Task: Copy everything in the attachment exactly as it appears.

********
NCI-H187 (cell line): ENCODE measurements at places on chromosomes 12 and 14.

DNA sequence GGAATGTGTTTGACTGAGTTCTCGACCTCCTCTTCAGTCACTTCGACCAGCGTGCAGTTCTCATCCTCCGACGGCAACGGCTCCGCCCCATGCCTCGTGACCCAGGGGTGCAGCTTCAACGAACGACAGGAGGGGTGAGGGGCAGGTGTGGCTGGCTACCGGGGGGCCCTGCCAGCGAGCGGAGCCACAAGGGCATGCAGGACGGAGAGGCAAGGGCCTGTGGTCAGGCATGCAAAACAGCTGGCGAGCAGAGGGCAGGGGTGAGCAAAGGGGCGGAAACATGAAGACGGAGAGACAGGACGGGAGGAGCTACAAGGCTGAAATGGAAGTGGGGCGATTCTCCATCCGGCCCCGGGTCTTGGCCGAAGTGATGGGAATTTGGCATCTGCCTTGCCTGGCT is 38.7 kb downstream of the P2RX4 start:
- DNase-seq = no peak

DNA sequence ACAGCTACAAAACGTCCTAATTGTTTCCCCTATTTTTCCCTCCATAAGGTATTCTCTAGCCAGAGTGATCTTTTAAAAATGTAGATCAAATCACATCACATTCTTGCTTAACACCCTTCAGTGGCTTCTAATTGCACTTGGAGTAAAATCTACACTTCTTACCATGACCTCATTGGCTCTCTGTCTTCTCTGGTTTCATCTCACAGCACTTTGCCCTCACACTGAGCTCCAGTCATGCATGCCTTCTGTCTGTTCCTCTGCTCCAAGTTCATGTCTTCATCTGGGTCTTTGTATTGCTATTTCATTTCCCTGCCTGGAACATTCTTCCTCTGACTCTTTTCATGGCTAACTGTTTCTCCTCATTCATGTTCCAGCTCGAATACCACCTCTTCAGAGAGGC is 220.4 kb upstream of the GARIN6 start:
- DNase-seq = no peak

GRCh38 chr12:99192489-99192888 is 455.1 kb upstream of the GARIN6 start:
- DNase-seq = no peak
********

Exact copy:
NCI-H187 (cell line): ENCODE measurements at places on chromosomes 12 and 14.

DNA sequence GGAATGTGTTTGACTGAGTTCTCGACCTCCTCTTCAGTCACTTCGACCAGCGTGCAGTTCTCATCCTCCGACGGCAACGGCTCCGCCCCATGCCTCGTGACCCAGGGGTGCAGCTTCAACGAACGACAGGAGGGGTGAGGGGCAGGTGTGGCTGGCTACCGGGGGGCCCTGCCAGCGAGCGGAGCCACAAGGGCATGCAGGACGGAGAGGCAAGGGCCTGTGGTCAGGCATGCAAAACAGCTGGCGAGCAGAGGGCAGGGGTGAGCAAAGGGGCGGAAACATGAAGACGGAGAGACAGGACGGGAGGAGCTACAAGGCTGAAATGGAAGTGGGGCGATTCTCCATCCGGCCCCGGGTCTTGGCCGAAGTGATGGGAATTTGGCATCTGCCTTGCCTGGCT is 38.7 kb downstream of the P2RX4 start:
- DNase-seq = no peak

DNA sequence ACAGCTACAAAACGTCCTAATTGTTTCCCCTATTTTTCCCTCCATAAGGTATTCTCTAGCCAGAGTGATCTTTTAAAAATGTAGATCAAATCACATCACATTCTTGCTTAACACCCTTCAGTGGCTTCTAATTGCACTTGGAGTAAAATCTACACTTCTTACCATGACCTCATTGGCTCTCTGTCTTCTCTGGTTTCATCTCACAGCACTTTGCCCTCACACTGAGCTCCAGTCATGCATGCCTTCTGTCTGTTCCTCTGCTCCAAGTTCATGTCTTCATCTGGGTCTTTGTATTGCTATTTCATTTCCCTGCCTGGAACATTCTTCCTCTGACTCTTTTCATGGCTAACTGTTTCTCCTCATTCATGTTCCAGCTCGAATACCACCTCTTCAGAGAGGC is 220.4 kb upstream of the GARIN6 start:
- DNase-seq = no peak

GRCh38 chr12:99192489-99192888 is 455.1 kb upstream of the GARIN6 start:
- DNase-seq = no peak